And, as with anything, the more we practice the better we become.

Not only do I feel a renewed sense of urgency to make a Jesus Room out of our guestroom, I feel confident that when I’m faced with another opportunity to “welcome the stranger,” I will be less hesitant to say yes. Perhaps, one day, I’ll even be able to say yes with a fully cheerful heart as Paul instructs us, in 2 Corinthians 9:7, to do.

Until then, I take comfort in the knowledge that—while I am a far cry from a perfect Christian—I am at least a practicing one.

About the Rabble Rouser:

Nicole-Steele-Woodridge-with-daughtersNicole Steele Wooldridge is a friend of Sister Julia’s who writes from the Seattle, Washington, area. Her Jesus Room is still just a guestroom … for now.

Redefining faith on El Camino

Since high school, I’ve been teaching the Christian faith to others. In parishes, classrooms, and while camping in the woods, I’ve taught songs, explained Bible stories, instilled virtues and asked students to memorize definitions and lists. And, occasionally, over the years, a thoughtful youngster in one of those settings would interrupt my enthusiastic lectures and ask an appropriate question: But what is faith?

Oh, it’s a theological virtue along with hope and love, I’d say. “Faith is the realization of things hoped for and evidence of things not seen” (Hebrews 11:1), I’d recite. Or I’d offer a paraphrased combination of the words from the Catechism of the Catholic Church: Faith is belief in God and all God has revealed through the church.

And even though I have confidently spewed out strings of words attempting to define the virtue, I honestly don’t understand what faith is. Yes, I know: Faith is a virtue. Faith is a principle. Faith is a force. I know all this, and I experience its power over my life.

But define it? My mind might as well be put into a blender of abstraction, turned to high and left on for a solid hour. I hate to admit it, but the racket of me aiming to contain the power of this word into a string of more words has likely been inadequate, and even possibly destructive over the years.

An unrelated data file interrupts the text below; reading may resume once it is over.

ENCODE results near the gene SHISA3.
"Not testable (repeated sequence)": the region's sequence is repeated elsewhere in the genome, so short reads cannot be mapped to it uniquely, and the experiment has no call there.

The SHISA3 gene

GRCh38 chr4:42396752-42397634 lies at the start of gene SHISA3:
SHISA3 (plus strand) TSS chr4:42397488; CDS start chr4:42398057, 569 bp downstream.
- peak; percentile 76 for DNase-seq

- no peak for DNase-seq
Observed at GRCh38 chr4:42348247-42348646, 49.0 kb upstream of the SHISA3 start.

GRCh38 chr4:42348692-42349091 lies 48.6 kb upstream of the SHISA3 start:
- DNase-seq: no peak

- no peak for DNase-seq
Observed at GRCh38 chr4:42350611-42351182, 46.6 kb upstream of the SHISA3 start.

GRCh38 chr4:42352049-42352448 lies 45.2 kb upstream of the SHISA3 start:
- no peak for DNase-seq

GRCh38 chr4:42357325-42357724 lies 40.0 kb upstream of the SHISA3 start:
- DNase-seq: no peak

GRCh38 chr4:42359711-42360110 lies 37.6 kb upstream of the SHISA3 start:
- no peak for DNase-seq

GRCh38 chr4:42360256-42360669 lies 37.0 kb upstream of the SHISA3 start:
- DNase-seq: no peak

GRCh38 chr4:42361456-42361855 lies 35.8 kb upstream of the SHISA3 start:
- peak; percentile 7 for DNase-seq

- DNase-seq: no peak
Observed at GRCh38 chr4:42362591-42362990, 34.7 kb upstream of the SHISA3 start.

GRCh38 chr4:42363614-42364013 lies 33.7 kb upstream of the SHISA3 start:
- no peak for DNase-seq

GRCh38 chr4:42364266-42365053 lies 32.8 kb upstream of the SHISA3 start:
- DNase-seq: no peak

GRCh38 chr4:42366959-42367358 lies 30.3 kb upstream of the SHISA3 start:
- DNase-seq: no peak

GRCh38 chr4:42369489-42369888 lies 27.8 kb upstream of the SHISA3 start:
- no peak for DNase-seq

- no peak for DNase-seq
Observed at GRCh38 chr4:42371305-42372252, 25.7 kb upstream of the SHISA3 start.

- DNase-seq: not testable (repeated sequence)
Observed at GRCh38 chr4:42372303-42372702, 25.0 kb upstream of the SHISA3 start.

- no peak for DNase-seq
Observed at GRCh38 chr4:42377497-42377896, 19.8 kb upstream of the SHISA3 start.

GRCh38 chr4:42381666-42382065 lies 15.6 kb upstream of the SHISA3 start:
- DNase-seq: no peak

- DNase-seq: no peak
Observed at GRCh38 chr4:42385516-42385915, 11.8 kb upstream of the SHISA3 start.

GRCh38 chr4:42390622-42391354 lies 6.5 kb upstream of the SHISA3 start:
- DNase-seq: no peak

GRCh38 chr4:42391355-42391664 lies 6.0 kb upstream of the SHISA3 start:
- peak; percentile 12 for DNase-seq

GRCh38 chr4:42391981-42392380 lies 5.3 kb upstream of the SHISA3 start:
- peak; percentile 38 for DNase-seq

I only realized this recently. A few weeks ago, while…

[This is the beginning of my latest column for the online newspaper, Global Sisters Report. Continue reading here.]

Camino marker on the sidewalk in Ferrol, Spain. Photo by Julia Walsh FSPA

One life together

As of the writing of this reflection, Witness Against Torture, The New York Catholic Worker, and Voices for Creative Nonviolence, among others, are in the midst of a week-long fast for the victims of the recent airstrikes and ongoing besiegement of Yemen. There we see, once again, one of the poorest countries of the world pummeled by some of the richest; not an unusual circumstance, but it’s ubiquity makes it no less tragic.

I was invited to join the fast but unable as my youngest is still an insistent and aggressive breast feeder and my oldest has simultaneously forgotten his ability to listen and enhanced his capacity to test all boundaries. Circumstances being what they are, a well-balanced and consistent diet seems an indispensable tool in order to be an alert and able-bodied parent. Frankly, I felt relieved to have such an excuse. While my younger self would contrive reasons to fast, exulting in the ascetic undertaking and invigorated by the discipline, that aspect of my nature has diminished over the years to such minute stature that I am hard-pressed to find it in me.